Briefing Note
Nuclear Waste Management Organization
Reports with respect to Nuclear Waste Transportation

Background

The Nuclear Waste Management Organization (NWMO) was created by Ontario Power Generation, Hydro Quebec and New Brunswick Power, the generators and owners of nuclear fuel waste. The NWMO was directed by the Nuclear Fuel Waste Act to review three "options" for the long term management of nuclear fuel waste (continued storage at the reactor site, centralized storage, or geological disposal) and report with a recommended option by November 15, 2005 to the federal Minister of Natural Resources.

In May 2005 the NWMO released a draft recommendation for the long term management of nuclear fuel waste. The NWMO is recommending "deep geological disposal" at a centralized site. Given the current location of the nuclear fuel waste at reactor sites in Ontario, New Brunswick and Quebec, implementing this recommendation would require the transfer and transportation of the total volume of nuclear fuel waste in Canada.
 

Report Summaries

The Nuclear Waste Management Organization has - to date - released two discussion papers and a May 2005 draft report, three annual reports, and 56 background papers, as well as various meeting reports. This briefing includes summaries of the three background papers related to transportation and the transportation of nuclear waste as addressed in the May 2005 draft report.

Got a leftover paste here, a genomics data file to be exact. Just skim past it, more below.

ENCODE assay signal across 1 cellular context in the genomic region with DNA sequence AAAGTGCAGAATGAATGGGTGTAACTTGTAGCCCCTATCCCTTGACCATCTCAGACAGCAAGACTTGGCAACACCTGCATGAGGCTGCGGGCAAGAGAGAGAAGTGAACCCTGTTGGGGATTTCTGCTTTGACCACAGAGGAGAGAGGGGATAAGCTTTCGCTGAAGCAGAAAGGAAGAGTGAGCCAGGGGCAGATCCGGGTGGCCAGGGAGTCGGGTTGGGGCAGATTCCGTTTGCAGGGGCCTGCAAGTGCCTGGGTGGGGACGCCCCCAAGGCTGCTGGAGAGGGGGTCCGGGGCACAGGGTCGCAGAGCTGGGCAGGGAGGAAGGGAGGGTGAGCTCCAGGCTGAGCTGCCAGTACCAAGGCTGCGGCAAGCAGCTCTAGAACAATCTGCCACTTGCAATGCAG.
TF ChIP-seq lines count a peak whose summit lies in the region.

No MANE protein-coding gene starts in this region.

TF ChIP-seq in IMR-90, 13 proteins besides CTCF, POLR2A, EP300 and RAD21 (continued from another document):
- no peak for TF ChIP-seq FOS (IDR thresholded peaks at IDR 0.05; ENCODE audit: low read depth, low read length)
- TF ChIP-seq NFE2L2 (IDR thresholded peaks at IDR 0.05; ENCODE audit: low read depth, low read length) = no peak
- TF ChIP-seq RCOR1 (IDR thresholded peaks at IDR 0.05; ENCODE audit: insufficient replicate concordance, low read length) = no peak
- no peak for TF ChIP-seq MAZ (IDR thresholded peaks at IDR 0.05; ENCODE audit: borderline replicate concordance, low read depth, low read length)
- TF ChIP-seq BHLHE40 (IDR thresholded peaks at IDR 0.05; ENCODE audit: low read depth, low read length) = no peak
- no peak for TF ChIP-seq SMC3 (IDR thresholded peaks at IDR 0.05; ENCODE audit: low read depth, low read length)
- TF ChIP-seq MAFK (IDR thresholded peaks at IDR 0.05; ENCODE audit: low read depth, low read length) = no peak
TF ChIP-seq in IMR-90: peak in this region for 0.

Status of Transportation Systems for High-level Radioactive Waste Management (HLRWM)

Authored by Wardrop Engineering Inc., this 53 page report provides an overview of the current status of transportation systems for high level radioactive waste, beginning with a description of nuclear fuel waste in Canada, and an overview of nuclear fuel waste transportation internationally, including emergency response and containers. The report indicates that nuclear fuel waste has been transported in Canada for research purposes only, and only in small amounts. It identifies the licensee (carrier or owner) as being responsible for the safety of the waste transport. The report describes two different containers which are licensed in Canada for large-scale transportation of used fuel, and a "conceptual design study" conducted by Cogema for the transport of nuclear fuel waste. Cogema estimated 18,747 truck shipments would be required to move 3.6 million fuel bundles from storage to a centralized facility, or 1,930 rail shipments with 12,960 connecting/additional road shipments. No routes were identified. No analysis of radioactive releases during routine transportation operations or as a result of transportation accidents was included.

Status of Storage, Disposal and Transportation Containers for the Management of Used Nuclear Fuel